By Liane Cassavoy, PCWorldMay 11, 2012 8:44 am PDT
It’s that time of year when mosts of the Northern Hemisphere is starting to warm up to the idea of being outside. Going for a run in the fresh air sounds appealing, but don’t lace up your shoes just yet. Spending a few more minutes at your computer (or in some cases, your mobile device) can help you choose the best route and make the most of your workout.
Free (but ad-supported; ad-free paid versions available) cloud-based service MapMyRUNoffers a host of tools for runners of all levels. MapMyRUN lets you search for nearby running routes, or you can create your own on its embedded maps. Getting started with MapMyRUN is a breeze: Sign up for a free account, and you’ll be good to go. Your options for planning and tracking workouts and nutrition are neatly laid out, in a tabbed interface across the top of the screen. From your Home screen, you can see your recent activity, including workouts you’ve completed and food you’ve logged.
Cloud-based service WalkJogRun can help offers several useful tools for planning and tracking your workouts. WalkJogRun lets you see the distance and elevation of the routes you map online. Like free rival MapMyRUN, WalkJogRun lets you map out routes to calculate your distance and calories burned, and lets you search through routes created by other users. This crowd-sourced feature offers a great way to find new routes. I was pleasantly surprised to see a couple of routes created by a neighbor, which allowed me to discover new routes to vary my regular routines. (You can hide the routes you create from strangers and friends with the service’s privacy controls. And doing so can be a good idea: I quickly realized that most of my running routes started at my house, so a quick look at them could reveal quite a bit about my usual whereabouts. If you’d like to share your routes with only folks you trust, you can send them via email or post them to a friends-only Facebook account.
If you took a little bit of Twitter and added in a big scoop of enthusiasm for running, you’d end up with something a whole lot like dailymile. This workout planning and tracking service is heavy on social networking features.
Dailymile is free to use: You can sign up for an account with your email address, or by linking your Facebook or Twitter account. Once you’re logged in, you can begin creating and tracking workouts, and exploring dailymile’s social features. You can track a variety of activities, including running, cycling, swimming, walking, and more, and can add your distance and time, and can rate how you felt. If you’re not sure of the distance, you can use the embedded map to track your route, which is handy. Rival services require you to create the workout first, before logging it. Having the map integrated is a nice touch. So, too, is the fact that dailymile’s maps follow the curves and bends of the mapped roads as you create your route. FriendFit also offers this feature, while other services don’t offer it by default, instead requiring that you manually adjust your route to follow the road. The only downside is that dailymile shares everything with all its users, leaving you with less privacy.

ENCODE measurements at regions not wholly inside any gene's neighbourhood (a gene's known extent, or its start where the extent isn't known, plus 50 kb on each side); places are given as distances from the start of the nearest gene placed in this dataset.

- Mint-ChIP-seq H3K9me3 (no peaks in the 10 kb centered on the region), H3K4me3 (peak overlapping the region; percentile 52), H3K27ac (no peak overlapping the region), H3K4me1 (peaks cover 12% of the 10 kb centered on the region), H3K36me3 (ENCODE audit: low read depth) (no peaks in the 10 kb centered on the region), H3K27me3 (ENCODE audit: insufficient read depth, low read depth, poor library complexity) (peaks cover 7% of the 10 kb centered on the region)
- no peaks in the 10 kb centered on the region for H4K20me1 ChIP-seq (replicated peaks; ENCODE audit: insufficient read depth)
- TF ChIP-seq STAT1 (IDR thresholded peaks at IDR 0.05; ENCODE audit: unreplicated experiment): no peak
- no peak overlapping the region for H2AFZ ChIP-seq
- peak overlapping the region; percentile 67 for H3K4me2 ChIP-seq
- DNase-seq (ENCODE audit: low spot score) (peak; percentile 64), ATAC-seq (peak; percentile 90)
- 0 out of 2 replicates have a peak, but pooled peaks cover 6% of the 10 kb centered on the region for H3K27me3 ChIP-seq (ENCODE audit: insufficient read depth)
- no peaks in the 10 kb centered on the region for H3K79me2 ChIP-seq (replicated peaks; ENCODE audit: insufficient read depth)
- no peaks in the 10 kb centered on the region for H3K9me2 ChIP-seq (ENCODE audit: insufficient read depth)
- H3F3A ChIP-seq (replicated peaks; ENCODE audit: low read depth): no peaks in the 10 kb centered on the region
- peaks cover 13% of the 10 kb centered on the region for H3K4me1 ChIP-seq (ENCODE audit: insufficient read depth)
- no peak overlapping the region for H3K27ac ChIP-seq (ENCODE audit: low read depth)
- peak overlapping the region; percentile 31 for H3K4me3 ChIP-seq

Working out is hard work. And all too often, so too are the fitness services that are designed to help you map and track your workouts. But not FriendFit: This social network-meets-fitness logging and mapping service offers plenty of practical features for fitness buffs of all levels, but manages to make using them a whole lot of fun.
FriendFit makes it easy to see your recent fitness activities at a glance.FriendFit is a free (ad-supported), cloud-based service that connects with your Facebook account. If you don’t use Facebook–or if you simply want to keep the two services separate)–you can create a FriendFit account in a matter of minutes. And once you’re logged into the service, FriendFit is a breeze to use. You can log fitness activities, plan group activities, and map workout routes from FriendFit’s attractive home page.